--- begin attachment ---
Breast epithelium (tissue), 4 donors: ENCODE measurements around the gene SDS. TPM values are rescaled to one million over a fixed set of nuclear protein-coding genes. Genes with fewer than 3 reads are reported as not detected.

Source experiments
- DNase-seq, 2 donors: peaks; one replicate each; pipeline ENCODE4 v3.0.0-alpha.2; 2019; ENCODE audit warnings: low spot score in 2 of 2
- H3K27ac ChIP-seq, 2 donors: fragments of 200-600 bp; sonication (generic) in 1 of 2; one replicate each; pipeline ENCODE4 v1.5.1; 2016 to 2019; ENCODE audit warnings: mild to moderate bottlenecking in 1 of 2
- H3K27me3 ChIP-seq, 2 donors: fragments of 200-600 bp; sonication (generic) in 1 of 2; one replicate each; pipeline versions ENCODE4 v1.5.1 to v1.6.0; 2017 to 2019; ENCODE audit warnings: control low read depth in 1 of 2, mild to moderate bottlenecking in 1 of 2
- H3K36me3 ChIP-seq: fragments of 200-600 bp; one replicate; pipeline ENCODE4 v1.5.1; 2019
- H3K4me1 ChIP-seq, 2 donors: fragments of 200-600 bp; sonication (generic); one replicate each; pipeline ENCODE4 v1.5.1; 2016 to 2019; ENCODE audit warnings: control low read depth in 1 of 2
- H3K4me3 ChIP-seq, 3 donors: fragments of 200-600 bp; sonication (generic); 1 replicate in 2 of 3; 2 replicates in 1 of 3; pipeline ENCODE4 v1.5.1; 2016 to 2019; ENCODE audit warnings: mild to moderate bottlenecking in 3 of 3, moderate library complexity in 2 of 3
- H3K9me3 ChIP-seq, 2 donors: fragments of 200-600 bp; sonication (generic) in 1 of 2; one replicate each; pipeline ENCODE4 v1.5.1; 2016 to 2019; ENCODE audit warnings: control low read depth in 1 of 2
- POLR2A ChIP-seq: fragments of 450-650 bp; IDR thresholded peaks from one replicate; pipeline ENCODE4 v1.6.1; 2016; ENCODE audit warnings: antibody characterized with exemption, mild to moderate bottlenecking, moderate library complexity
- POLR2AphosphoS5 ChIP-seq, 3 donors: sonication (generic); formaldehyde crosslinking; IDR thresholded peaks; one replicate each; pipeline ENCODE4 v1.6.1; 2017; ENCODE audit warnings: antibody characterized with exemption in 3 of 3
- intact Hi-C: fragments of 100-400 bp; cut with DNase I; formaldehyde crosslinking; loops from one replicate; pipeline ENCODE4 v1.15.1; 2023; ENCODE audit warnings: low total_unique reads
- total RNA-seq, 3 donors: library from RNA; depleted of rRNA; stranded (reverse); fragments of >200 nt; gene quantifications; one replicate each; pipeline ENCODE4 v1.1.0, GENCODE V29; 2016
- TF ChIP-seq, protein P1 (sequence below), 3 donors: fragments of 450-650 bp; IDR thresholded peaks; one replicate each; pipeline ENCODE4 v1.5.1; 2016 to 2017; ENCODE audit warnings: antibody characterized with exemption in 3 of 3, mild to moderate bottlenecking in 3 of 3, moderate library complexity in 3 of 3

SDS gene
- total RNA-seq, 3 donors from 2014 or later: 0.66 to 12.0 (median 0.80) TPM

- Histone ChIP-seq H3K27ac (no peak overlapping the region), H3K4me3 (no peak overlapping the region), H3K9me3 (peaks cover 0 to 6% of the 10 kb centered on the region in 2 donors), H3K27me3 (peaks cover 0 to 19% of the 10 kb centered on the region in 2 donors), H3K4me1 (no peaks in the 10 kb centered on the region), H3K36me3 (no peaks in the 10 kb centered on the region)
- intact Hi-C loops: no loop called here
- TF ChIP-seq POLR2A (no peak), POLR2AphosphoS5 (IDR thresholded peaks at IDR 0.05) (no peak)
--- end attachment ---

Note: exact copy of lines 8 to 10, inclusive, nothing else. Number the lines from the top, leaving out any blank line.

- H3K4me3 ChIP-seq, 3 donors: fragments of 200-600 bp; sonication (generic); 1 replicate in 2 of 3; 2 replicates in 1 of 3; pipeline ENCODE4 v1.5.1; 2016 to 2019; ENCODE audit warnings: mild to moderate bottlenecking in 3 of 3, moderate library complexity in 2 of 3
- H3K9me3 ChIP-seq, 2 donors: fragments of 200-600 bp; sonication (generic) in 1 of 2; one replicate each; pipeline ENCODE4 v1.5.1; 2016 to 2019; ENCODE audit warnings: control low read depth in 1 of 2
- POLR2A ChIP-seq: fragments of 450-650 bp; IDR thresholded peaks from one replicate; pipeline ENCODE4 v1.6.1; 2016; ENCODE audit warnings: antibody characterized with exemption, mild to moderate bottlenecking, moderate library complexity